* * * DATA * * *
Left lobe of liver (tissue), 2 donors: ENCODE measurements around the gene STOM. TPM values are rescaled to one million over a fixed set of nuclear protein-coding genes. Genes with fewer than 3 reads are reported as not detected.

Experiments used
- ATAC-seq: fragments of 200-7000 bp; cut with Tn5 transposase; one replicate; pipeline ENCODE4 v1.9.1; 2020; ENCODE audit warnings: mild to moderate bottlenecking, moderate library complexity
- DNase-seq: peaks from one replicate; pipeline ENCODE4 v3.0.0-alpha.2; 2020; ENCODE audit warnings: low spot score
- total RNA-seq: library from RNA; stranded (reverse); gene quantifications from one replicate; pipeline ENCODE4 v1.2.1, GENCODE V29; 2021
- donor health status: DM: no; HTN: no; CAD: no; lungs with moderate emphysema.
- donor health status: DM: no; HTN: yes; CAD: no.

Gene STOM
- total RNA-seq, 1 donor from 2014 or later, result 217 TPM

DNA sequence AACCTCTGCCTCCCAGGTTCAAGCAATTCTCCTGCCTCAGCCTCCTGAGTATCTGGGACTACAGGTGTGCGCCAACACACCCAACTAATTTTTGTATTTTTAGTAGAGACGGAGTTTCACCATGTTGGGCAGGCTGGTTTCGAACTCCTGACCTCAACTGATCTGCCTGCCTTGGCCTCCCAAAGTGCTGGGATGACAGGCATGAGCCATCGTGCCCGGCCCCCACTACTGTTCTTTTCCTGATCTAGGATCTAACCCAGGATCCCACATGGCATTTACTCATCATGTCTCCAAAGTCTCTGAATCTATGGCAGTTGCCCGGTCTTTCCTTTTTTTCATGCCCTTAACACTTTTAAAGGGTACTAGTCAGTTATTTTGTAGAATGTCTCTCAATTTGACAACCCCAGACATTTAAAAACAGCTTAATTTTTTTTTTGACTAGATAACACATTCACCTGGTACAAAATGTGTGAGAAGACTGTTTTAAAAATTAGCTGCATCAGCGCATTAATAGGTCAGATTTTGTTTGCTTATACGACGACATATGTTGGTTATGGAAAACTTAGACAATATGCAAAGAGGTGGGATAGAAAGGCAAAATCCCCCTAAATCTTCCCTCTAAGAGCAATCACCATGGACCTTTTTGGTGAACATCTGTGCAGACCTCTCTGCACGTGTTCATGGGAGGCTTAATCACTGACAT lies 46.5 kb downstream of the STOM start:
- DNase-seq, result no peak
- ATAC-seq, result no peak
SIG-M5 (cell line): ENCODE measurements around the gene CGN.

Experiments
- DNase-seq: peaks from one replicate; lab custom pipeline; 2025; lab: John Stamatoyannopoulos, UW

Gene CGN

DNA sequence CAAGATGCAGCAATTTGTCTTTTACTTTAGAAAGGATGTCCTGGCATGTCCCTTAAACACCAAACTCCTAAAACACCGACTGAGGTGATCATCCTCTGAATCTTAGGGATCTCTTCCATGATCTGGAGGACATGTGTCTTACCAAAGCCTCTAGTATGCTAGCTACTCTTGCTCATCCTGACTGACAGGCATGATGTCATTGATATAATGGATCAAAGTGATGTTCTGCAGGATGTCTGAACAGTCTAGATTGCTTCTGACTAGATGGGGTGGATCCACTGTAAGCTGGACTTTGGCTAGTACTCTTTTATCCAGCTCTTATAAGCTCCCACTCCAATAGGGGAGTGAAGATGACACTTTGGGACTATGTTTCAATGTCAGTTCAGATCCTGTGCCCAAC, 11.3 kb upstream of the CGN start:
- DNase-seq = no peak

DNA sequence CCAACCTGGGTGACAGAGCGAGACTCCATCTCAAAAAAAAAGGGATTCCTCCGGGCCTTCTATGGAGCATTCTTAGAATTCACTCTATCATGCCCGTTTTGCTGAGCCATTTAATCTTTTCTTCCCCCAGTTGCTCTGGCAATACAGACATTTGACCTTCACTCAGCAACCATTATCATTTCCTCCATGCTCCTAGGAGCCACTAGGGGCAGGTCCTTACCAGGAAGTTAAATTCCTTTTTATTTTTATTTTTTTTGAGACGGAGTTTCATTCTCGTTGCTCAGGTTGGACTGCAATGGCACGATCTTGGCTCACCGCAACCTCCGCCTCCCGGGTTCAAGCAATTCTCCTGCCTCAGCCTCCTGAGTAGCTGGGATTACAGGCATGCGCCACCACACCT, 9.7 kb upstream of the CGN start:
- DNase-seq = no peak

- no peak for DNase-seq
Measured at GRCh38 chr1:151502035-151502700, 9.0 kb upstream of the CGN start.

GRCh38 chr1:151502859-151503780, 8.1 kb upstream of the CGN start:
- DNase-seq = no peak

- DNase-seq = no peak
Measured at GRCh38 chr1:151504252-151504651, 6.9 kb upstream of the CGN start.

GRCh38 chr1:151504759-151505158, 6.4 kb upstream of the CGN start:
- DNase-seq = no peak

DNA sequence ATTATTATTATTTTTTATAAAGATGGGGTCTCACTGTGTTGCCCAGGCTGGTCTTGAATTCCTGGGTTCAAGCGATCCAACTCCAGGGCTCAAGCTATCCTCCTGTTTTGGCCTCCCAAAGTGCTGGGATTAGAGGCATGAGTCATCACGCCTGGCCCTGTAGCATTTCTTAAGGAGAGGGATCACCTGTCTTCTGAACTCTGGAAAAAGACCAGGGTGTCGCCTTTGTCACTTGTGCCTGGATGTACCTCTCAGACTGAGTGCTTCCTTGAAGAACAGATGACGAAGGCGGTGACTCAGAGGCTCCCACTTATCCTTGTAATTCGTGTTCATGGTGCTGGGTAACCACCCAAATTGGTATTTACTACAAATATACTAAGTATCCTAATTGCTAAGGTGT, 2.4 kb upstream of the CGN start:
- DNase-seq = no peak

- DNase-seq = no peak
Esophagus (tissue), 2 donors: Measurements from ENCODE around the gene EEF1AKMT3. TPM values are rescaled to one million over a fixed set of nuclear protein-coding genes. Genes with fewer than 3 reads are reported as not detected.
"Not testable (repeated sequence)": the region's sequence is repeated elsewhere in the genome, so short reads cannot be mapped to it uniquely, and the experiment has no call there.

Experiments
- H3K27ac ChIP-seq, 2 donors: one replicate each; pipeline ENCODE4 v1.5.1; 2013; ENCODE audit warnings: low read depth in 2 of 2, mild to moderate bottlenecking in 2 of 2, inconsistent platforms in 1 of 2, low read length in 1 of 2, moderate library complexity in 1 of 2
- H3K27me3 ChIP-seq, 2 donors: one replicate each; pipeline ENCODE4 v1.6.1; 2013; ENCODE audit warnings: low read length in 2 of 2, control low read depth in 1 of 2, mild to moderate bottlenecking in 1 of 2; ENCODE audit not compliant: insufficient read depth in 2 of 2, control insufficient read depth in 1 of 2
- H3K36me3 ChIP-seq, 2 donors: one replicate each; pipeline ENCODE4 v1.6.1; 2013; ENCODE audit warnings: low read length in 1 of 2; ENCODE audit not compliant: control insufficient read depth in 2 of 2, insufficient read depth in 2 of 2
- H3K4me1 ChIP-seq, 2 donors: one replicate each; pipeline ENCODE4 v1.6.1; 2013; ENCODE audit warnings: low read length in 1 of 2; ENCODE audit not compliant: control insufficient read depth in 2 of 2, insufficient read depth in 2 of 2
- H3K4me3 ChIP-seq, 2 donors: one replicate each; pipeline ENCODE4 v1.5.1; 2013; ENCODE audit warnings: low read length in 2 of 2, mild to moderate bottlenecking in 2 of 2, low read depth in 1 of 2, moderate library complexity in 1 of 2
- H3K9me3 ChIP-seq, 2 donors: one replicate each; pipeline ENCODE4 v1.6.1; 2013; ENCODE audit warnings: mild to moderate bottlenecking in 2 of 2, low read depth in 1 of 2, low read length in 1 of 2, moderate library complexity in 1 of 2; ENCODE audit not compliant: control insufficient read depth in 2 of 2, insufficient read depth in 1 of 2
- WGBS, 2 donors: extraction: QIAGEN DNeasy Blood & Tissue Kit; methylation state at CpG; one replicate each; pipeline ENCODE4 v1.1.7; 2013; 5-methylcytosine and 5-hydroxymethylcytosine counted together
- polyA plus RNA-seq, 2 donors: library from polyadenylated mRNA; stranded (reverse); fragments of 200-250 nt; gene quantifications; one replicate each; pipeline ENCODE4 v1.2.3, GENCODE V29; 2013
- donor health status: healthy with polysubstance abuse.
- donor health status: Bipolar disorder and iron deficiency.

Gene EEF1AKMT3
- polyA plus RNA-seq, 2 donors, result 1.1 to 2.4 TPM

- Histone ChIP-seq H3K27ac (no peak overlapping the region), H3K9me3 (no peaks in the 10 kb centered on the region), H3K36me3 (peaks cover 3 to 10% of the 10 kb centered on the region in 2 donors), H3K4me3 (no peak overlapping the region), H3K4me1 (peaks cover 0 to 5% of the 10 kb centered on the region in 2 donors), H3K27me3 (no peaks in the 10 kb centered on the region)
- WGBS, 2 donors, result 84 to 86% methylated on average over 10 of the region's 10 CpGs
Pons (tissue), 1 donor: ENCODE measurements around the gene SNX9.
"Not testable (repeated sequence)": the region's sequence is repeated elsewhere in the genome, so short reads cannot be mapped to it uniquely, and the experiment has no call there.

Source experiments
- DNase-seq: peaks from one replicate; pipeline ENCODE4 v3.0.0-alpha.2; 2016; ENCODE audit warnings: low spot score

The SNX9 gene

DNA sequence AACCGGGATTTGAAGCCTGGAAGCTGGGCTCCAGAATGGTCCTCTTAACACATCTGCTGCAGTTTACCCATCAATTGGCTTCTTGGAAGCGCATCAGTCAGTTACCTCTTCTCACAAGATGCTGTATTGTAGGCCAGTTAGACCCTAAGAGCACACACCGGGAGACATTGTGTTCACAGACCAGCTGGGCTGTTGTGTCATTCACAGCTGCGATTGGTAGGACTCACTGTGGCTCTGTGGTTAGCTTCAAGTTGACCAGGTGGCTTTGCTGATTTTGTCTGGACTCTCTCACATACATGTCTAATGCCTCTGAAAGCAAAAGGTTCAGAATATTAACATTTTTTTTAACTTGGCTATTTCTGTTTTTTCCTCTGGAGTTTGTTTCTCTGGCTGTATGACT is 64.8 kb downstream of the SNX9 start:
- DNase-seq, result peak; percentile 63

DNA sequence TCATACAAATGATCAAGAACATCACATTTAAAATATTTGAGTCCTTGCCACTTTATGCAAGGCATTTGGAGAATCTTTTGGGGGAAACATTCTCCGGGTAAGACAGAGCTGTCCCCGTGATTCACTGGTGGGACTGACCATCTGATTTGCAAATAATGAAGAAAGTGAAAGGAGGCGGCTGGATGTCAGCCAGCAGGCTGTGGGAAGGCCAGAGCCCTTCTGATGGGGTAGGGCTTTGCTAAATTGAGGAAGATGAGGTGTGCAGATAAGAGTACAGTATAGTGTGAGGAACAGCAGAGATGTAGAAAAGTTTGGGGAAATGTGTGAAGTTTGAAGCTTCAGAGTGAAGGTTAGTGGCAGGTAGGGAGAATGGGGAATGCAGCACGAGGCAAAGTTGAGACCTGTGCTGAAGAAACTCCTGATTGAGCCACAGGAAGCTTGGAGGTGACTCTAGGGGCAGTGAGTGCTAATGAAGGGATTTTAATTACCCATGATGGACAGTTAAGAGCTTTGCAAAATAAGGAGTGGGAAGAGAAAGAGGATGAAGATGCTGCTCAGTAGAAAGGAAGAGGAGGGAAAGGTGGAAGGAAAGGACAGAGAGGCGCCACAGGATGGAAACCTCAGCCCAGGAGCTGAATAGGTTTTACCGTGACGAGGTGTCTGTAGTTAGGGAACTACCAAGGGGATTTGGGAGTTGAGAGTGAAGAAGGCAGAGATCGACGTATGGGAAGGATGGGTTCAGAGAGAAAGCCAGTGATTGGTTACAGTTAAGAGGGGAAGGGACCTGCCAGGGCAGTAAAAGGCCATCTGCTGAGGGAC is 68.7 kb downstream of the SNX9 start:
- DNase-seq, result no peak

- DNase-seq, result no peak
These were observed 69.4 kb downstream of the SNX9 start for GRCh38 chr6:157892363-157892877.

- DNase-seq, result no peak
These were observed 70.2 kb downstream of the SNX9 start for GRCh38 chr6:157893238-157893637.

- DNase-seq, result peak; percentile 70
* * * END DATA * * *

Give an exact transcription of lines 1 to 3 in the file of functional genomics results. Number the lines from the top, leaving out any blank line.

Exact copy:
Left lobe of liver (tissue), 2 donors: ENCODE measurements around the gene STOM. TPM values are rescaled to one million over a fixed set of nuclear protein-coding genes. Genes with fewer than 3 reads are reported as not detected.

Experiments used
- ATAC-seq: fragments of 200-7000 bp; cut with Tn5 transposase; one replicate; pipeline ENCODE4 v1.9.1; 2020; ENCODE audit warnings: mild to moderate bottlenecking, moderate library complexity